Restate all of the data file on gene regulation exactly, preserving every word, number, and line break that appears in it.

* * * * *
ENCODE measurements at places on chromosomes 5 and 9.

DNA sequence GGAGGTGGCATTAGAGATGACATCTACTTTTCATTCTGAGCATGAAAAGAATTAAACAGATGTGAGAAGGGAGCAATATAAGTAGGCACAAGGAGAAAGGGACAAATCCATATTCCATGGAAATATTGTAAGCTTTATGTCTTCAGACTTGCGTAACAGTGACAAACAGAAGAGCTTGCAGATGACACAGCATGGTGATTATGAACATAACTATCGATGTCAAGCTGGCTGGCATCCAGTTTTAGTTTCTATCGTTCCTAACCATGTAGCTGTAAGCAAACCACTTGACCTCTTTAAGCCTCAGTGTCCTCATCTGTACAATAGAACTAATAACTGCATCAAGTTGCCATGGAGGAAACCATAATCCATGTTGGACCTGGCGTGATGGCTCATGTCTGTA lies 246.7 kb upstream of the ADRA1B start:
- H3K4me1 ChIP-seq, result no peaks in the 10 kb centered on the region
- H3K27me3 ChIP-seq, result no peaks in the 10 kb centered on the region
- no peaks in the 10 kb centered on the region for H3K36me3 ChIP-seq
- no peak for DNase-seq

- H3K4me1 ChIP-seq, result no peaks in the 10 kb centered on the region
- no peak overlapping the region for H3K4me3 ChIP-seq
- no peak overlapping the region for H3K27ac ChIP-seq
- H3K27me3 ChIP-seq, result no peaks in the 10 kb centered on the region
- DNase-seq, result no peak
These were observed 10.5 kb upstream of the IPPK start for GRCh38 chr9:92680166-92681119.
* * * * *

ENCODE measurements at places on chromosomes 5 and 9.

DNA sequence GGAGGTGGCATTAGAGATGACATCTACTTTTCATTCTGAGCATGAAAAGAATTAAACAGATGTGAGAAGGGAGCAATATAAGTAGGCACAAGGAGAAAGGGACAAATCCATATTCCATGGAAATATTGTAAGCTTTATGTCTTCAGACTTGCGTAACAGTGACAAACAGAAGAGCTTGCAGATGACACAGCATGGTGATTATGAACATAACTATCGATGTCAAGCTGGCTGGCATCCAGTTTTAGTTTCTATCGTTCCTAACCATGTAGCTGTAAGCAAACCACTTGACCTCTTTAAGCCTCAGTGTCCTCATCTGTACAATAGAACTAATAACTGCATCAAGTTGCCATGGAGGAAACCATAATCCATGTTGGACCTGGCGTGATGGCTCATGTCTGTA lies 246.7 kb upstream of the ADRA1B start:
- H3K4me1 ChIP-seq, result no peaks in the 10 kb centered on the region
- H3K27me3 ChIP-seq, result no peaks in the 10 kb centered on the region
- no peaks in the 10 kb centered on the region for H3K36me3 ChIP-seq
- no peak for DNase-seq

- H3K4me1 ChIP-seq, result no peaks in the 10 kb centered on the region
- no peak overlapping the region for H3K4me3 ChIP-seq
- no peak overlapping the region for H3K27ac ChIP-seq
- H3K27me3 ChIP-seq, result no peaks in the 10 kb centered on the region
- DNase-seq, result no peak
These were observed 10.5 kb upstream of the IPPK start for GRCh38 chr9:92680166-92681119.